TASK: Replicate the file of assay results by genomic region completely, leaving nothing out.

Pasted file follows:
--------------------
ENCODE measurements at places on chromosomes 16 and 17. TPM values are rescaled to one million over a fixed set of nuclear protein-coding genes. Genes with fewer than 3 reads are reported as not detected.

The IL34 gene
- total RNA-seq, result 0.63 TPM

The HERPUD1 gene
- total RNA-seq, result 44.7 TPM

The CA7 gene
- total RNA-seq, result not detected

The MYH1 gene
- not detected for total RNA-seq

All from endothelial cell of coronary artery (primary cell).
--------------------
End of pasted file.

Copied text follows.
ENCODE measurements at places on chromosomes 16 and 17. TPM values are rescaled to one million over a fixed set of nuclear protein-coding genes. Genes with fewer than 3 reads are reported as not detected.

The IL34 gene
- total RNA-seq, result 0.63 TPM

The HERPUD1 gene
- total RNA-seq, result 44.7 TPM

The CA7 gene
- total RNA-seq, result not detected

The MYH1 gene
- not detected for total RNA-seq

All from endothelial cell of coronary artery (primary cell).